7. Algeria vs. West Germany, 1982
One of the main reasons underdog stories are so popular is that the little guys get the happy ending they are so often denied. Unfortunately, in this upset the little guys didn't get their fairytale moment, thanks to collusion and the vagaries of the World Cup schedule. West Germany really didn't take first-time qualifiers Algeria very seriously after being drawn against them in the first round, the reigning European champions treating their first game as a formality. Indeed, according to Algerian full-back Chaabane Merzekane, one German player said he would play "with a cigar in his mouth." Their complacency would come back to bite them, with an Algerian side of surprising skill and athleticism simply outplaying their cocky opponents and winning 2-1 with goals from Rabah Madjer and Lakhdar Belloumi. The Algerians would lose their next game but recover to win their final fixture, played a day before West Germany and Austria closed the group, but both sides knew a one or two-goal win for the Germans would see both European sides go through, so after Horst Hrubesch's early goal, they simply played out the remaining 80 minutes, to the sound of jeers from the crowd. "To see two big powers debasing themselves in order to eliminate us was a tribute to Algeria," said Merzekane about the "Anschluss" match. "They progressed with dishonour; we went out with our heads held high."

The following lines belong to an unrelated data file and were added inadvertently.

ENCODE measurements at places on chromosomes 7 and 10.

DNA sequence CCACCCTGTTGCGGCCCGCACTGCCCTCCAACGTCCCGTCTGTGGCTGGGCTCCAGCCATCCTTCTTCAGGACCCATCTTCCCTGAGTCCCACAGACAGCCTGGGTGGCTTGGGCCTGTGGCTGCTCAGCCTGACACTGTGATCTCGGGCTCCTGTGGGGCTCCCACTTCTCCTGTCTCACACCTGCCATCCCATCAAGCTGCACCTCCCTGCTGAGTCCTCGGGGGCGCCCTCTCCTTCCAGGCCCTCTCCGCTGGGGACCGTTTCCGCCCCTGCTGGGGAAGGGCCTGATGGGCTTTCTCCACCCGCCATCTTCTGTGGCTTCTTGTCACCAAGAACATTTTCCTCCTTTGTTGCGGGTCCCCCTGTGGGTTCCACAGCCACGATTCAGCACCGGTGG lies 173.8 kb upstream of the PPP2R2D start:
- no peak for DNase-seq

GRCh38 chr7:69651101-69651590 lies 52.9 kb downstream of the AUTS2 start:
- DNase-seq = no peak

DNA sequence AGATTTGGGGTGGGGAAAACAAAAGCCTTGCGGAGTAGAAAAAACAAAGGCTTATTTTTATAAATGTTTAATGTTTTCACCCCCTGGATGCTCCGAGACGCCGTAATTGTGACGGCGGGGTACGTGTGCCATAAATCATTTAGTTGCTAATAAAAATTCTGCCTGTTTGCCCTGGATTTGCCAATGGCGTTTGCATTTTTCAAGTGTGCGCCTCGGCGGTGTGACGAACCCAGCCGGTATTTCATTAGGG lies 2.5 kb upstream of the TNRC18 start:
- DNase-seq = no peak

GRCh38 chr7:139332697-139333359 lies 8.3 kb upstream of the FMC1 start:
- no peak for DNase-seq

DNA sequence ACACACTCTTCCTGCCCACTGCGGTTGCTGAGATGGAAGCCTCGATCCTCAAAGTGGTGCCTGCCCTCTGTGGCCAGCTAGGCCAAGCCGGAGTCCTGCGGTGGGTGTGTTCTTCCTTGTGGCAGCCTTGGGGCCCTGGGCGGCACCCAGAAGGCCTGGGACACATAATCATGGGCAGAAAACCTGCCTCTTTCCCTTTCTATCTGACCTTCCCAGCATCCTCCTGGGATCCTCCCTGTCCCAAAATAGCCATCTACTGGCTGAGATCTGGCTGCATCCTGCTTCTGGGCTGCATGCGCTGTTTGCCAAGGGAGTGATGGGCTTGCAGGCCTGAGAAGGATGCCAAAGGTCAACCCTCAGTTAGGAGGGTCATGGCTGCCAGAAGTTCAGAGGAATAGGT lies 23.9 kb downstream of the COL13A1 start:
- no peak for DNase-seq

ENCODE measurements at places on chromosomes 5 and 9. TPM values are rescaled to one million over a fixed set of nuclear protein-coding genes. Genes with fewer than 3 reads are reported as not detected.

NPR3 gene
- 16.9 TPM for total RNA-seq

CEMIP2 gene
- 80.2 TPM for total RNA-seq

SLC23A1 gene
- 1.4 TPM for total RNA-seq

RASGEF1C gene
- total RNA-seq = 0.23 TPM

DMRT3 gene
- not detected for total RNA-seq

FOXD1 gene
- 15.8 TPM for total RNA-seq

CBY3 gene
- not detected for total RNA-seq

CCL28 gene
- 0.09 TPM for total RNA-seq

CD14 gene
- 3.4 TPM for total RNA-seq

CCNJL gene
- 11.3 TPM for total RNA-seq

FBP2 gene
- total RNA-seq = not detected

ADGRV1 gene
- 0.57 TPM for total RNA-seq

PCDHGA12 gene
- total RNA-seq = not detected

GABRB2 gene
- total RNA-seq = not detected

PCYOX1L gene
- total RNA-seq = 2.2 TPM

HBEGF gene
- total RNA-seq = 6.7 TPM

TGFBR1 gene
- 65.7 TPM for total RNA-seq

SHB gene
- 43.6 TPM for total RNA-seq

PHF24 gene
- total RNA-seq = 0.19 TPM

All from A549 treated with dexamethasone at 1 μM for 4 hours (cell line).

6. Bulgaria vs. Germany, 1994
By the time they played Germany in the quarterfinals of the 1994 World Cup, Bulgaria already had a couple of shocks to their name, after sending France into a spiral of national introspection in the qualifiers and beating Argentina 2-0 in the first round. However, Germany were the defending champions and were looking good to at least make a decent fist of becoming the first side to retain the title since Brazil in 1962. It all looked like a fairly familiar story when Lothar Matthaus gave the Germans the lead just after half time, however two goals in three minutes -- a brilliant free kick from the great Hristo Stoichkov, followed by that flying header by Yordan Letchkov -- stunned Germany, leaving them defeated and baffled on the turf of Giants Stadium.
5. North Korea vs. Italy, 1966